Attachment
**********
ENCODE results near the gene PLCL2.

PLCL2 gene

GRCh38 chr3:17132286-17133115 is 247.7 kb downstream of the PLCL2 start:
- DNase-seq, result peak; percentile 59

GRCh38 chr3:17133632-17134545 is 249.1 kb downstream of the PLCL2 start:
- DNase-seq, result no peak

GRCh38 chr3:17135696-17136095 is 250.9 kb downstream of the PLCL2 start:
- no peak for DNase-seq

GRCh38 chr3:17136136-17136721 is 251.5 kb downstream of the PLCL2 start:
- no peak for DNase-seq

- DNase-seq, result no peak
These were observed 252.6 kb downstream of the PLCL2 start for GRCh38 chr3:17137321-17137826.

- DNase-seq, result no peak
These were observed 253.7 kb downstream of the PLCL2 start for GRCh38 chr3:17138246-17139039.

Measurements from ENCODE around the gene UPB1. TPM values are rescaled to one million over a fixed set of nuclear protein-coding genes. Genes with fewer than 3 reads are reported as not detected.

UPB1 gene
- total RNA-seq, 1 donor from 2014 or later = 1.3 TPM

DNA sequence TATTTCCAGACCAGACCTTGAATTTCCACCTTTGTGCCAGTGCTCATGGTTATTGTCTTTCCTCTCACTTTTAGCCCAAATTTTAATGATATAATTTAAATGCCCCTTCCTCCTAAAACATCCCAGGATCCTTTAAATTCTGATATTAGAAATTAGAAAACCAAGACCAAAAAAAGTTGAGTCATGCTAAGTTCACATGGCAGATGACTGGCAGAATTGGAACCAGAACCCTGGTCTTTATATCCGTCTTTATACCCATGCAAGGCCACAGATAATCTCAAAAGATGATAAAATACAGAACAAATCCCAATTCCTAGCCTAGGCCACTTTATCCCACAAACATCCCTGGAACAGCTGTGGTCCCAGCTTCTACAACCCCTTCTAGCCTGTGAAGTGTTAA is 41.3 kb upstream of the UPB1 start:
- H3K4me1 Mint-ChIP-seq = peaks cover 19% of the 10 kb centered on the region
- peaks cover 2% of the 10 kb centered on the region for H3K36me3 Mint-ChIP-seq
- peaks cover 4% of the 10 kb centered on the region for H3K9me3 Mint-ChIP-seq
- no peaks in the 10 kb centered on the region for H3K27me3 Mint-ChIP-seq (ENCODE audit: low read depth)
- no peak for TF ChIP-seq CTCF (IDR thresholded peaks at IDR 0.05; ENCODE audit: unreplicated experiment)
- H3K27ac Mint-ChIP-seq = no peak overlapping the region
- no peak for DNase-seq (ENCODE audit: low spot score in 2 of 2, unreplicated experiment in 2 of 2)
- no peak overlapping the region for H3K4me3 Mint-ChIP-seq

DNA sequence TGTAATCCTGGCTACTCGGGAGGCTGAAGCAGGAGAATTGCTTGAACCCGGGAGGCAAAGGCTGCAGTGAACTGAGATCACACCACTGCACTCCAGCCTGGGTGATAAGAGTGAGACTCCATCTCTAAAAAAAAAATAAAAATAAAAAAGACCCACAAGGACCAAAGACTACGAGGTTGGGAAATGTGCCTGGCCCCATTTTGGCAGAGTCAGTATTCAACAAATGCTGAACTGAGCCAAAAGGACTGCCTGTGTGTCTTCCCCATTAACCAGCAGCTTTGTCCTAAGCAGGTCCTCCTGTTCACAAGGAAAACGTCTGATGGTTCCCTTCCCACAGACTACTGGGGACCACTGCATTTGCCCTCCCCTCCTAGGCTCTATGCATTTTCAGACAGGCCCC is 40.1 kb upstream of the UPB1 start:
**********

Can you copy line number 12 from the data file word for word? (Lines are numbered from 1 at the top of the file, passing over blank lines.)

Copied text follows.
These were observed 252.6 kb downstream of the PLCL2 start for GRCh38 chr3:17137321-17137826.